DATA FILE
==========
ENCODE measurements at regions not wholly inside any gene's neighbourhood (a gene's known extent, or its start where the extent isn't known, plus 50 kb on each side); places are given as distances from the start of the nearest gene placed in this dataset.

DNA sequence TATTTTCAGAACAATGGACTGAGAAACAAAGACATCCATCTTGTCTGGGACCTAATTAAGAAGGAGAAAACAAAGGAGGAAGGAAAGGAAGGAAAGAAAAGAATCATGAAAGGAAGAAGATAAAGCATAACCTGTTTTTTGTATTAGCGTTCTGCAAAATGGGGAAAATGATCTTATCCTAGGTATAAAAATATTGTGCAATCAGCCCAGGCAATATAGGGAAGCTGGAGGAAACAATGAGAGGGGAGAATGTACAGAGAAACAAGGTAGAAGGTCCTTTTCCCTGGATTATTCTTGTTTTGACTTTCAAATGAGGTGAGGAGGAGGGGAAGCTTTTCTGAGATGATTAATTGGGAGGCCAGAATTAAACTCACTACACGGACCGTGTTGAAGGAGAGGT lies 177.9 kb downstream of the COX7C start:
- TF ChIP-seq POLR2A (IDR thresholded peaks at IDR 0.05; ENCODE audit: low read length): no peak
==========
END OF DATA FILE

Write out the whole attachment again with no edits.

ENCODE measurements at regions not wholly inside any gene's neighbourhood (a gene's known extent, or its start where the extent isn't known, plus 50 kb on each side); places are given as distances from the start of the nearest gene placed in this dataset.

DNA sequence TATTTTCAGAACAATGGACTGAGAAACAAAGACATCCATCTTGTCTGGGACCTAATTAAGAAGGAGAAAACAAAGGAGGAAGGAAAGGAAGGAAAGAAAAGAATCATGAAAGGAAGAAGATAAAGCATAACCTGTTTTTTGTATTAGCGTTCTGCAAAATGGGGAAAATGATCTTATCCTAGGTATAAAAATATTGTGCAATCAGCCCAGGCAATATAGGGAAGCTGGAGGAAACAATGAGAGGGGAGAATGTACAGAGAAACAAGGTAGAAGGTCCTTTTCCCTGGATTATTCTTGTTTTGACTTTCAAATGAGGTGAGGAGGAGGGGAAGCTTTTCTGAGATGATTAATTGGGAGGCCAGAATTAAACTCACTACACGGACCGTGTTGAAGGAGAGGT lies 177.9 kb downstream of the COX7C start:
- TF ChIP-seq POLR2A (IDR thresholded peaks at IDR 0.05; ENCODE audit: low read length): no peak